Celebrities make lots of money, but in return they're forced to submit vague and confusing apologies to the media whenever they do anything wrong. The latest example: Tiger Woods's sorta-kinda admission of infidelity. Our textual analysts take it from here:
I have let my family down  and I regret those transgressions with all of my heart. I have not been true to my values and the behavior my family deserves. I am not without faults and I am far short of perfect . I am dealing with my behavior and personal failings behind closed doors with my family. Those feelings should be shared by us alone.
Although I am a well-known person and have made my career as a professional athlete, I have been dismayed to realize the full extent of what tabloid scrutiny really means . For the last week, my family and I have been hounded to expose intimate details of our personal lives . The stories in particular that physical violence played any role in the car accident were utterly false and malicious. Elin has always done more to support our family and shown more grace than anyone could possibly expect.
But no matter how intense curiosity about public figures can be, there is an important and deep principle at stake which is the right to some simple, human measure of privacy . I realize there are some who don't share my view on that. But for me, the virtue of privacy is one that must be protected in matters that are intimate and within one's own family. Personal sins should not require press releases and problems within a family shouldn't have to mean public confessions .
Whatever regrets I have about letting my family down have been shared with and felt by us alone. I have given this a lot of reflection and thought and I believe that there is a point at which I must stick to that principle even though it's difficult.
I will strive to be a better person and the husband and father that my family deserves. For all of those who have supported me over the years, I offer my profound apology .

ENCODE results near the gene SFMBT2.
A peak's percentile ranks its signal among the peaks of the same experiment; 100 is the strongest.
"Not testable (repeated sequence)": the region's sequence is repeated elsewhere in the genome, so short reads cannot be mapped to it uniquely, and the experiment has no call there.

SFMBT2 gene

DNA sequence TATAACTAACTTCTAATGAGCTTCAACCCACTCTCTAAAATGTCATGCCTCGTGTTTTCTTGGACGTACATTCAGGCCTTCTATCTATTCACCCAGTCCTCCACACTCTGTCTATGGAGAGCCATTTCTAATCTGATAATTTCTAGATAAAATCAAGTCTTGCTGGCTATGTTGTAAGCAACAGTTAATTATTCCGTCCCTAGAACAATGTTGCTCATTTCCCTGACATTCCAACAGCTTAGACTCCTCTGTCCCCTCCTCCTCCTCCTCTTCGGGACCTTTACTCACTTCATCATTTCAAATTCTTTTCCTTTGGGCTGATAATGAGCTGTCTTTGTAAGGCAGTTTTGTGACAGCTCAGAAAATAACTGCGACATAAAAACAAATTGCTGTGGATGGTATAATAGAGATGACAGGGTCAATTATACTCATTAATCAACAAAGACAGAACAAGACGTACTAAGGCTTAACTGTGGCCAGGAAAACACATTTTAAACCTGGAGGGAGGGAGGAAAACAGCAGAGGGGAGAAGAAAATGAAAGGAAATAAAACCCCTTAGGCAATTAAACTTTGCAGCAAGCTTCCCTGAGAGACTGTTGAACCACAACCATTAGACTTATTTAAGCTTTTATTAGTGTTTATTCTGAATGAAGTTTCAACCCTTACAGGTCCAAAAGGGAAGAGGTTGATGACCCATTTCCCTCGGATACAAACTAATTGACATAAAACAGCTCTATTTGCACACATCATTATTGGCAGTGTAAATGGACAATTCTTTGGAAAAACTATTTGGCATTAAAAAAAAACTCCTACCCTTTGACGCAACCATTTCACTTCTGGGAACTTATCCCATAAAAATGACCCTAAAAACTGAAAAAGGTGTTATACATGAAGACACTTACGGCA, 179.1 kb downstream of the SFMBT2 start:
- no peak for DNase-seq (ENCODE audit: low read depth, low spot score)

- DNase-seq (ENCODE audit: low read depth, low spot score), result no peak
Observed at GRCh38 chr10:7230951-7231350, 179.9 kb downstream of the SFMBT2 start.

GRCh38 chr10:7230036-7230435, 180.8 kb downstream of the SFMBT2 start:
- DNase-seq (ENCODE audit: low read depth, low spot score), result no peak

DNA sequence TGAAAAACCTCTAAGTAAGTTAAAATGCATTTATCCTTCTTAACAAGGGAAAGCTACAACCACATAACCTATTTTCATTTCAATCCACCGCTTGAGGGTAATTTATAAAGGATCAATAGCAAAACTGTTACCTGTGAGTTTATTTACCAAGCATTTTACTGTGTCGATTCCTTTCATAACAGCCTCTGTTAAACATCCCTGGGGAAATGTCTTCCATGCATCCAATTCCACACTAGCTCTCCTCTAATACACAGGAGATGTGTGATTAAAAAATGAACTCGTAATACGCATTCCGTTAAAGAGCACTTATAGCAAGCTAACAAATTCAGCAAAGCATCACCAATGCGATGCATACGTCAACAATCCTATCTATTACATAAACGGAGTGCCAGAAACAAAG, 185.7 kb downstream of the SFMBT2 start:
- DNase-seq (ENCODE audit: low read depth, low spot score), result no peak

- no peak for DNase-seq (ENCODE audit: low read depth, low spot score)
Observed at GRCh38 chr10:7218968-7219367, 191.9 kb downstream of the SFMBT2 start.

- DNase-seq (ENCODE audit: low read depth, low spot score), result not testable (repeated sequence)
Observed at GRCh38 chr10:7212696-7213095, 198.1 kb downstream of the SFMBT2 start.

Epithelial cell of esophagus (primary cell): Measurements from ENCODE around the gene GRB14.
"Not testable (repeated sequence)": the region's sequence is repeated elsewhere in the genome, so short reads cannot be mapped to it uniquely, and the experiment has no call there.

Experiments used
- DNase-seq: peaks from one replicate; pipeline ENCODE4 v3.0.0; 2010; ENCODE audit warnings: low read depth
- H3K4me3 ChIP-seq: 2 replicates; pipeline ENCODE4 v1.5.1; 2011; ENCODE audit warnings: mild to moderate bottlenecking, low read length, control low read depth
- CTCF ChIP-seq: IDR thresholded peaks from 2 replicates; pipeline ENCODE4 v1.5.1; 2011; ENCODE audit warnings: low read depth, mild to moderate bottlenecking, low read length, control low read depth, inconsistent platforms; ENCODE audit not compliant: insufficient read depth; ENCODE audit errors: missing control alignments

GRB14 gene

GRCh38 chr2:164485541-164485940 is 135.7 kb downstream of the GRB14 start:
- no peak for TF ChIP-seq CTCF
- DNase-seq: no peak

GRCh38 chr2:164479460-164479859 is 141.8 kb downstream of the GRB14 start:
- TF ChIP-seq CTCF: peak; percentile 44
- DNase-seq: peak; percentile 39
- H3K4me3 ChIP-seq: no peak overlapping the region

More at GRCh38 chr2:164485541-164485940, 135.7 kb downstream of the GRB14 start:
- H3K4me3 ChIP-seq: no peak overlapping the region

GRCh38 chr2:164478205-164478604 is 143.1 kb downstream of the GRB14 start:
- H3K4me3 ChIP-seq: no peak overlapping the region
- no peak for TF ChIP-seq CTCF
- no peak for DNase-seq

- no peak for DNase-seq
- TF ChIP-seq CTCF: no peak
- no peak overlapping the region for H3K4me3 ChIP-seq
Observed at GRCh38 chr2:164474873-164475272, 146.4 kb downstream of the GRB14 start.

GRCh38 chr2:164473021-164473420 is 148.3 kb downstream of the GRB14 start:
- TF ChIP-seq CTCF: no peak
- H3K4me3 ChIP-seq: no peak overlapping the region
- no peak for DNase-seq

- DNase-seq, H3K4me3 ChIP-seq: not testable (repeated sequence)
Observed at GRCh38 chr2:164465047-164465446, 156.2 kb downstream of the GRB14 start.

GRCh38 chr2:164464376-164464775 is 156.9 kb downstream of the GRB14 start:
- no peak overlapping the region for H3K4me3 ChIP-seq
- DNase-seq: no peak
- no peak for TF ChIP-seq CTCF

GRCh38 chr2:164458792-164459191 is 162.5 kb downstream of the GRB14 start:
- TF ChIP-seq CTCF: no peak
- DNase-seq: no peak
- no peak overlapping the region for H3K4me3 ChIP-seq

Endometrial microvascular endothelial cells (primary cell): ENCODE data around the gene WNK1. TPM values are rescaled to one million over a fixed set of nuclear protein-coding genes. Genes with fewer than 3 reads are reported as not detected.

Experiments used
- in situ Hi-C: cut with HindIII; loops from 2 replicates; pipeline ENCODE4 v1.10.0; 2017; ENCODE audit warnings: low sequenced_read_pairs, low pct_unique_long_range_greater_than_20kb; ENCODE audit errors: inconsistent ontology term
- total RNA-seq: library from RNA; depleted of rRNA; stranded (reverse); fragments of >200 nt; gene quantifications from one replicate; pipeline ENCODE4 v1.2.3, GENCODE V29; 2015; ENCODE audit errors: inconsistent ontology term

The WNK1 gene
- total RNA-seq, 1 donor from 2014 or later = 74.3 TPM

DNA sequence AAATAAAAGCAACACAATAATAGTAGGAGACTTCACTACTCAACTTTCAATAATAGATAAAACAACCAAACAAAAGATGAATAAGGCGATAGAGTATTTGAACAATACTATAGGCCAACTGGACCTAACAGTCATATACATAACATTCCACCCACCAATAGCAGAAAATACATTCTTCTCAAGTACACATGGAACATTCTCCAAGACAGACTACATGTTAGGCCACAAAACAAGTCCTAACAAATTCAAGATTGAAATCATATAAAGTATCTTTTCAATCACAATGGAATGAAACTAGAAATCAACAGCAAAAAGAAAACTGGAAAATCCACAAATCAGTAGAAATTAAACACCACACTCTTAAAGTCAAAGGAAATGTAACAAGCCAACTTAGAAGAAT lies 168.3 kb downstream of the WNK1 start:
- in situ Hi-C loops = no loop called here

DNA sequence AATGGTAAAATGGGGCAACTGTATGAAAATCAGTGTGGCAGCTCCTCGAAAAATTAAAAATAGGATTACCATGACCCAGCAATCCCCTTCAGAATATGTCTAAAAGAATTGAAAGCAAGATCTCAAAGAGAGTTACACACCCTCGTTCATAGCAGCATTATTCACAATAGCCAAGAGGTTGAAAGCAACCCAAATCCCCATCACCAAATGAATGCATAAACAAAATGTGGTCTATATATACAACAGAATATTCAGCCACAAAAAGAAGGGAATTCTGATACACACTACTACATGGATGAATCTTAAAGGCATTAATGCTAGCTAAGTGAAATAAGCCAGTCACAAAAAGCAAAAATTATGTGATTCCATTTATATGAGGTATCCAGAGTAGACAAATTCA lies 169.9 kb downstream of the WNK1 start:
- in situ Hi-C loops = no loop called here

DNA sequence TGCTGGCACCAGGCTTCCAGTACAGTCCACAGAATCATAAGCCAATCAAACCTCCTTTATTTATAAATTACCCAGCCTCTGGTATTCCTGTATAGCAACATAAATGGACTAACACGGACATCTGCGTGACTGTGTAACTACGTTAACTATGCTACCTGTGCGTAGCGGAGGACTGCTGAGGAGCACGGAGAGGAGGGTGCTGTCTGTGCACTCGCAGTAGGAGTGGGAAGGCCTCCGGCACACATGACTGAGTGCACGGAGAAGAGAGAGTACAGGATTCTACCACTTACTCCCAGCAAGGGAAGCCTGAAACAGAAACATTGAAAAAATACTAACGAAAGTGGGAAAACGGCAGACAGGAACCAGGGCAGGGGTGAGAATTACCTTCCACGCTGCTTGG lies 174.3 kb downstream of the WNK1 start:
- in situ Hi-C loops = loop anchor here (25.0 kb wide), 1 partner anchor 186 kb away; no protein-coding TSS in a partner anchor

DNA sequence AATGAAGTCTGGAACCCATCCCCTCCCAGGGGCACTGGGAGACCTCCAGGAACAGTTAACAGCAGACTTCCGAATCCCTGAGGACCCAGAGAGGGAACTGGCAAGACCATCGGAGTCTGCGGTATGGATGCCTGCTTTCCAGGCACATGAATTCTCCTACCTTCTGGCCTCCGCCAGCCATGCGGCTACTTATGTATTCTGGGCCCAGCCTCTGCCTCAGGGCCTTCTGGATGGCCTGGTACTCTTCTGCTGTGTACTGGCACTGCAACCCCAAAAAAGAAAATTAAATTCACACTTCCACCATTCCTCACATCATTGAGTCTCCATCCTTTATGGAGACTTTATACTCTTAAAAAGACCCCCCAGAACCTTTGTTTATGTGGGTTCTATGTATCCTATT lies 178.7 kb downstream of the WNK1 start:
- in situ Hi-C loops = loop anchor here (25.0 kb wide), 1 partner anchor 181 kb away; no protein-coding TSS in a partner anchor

1. The Vague Confession is one of the most common features of the celebrity public statement. How did Woods let his family down? By cheating on the mother of his children? Or perhaps by picking up the wrong brand of ice cream from the grocery store? It's unclear — and that's the point.
2. The Assertion of Imperfection (AOI) usually follows directly after the Vague Confession. This technique has been used by such celebrity-statement-makers as Carrie Prejean. Though it seems to be an admission of bad behavior, the AOI is actually designed to make the celebrity look better — he/she appears humble, human, and "just like the rest of us."
3. Here we see an example of the Shifting of Focus, an invaluable rhetorical feature for any celebrity statement. As is often the case, the focus here is shifted to the media. While the celebrity admits wrongdoing, he also implies that the true sin lies on the souls of those who chose to expose him. More simply put, it's not that he screwed up that matters — it's that everyone found out about it.
4. In common parlance, "my family and I have been hounded to expose intimate details of our personal lives" translates as, "evidence of my infidelity has already hit the tabloids, forcing me to issue this vague statement in the vain hope that you will pay attention to it instead of the much more specific and interesting details on offer elsewhere."
5. The Request for Privacy occurs in almost every public statement, and seems, on the face of it, to be contradictory. The celebrity is essentially speaking out to ask fans not to pay attention to him. Isn't this like telling someone not to think of a white bear? Or, say, a golf club going through a windshield? However, it's important not to subject the celebrity public statement to ordinary rules of logic, as celebrities operate in an entirely different rhetorical universe. Also, Tiger Woods's yacht is named Privacy.
6. Here this particular public statement achieves Total Semantic Breakdown. It becomes a statement about itself, and moreover, about the immorality and tragedy of its very existence. This ability of a text to come alive and comment on itself is hinted at in Roland Barthes's "The Death of the Author." But while Barthes was speaking figuratively, several publicists have actually dropped dead from the sheer effort of composing such self-referential statements. Or sometimes their eyeballs fall out.
7. While the publicists are busy picking their eyeballs up off the floor, the celebrity offers one Final Apology to the fans still reading his ouroboros of a statement. Everyone else has already switched over to Us Weekly — where textual analysts fear to tread.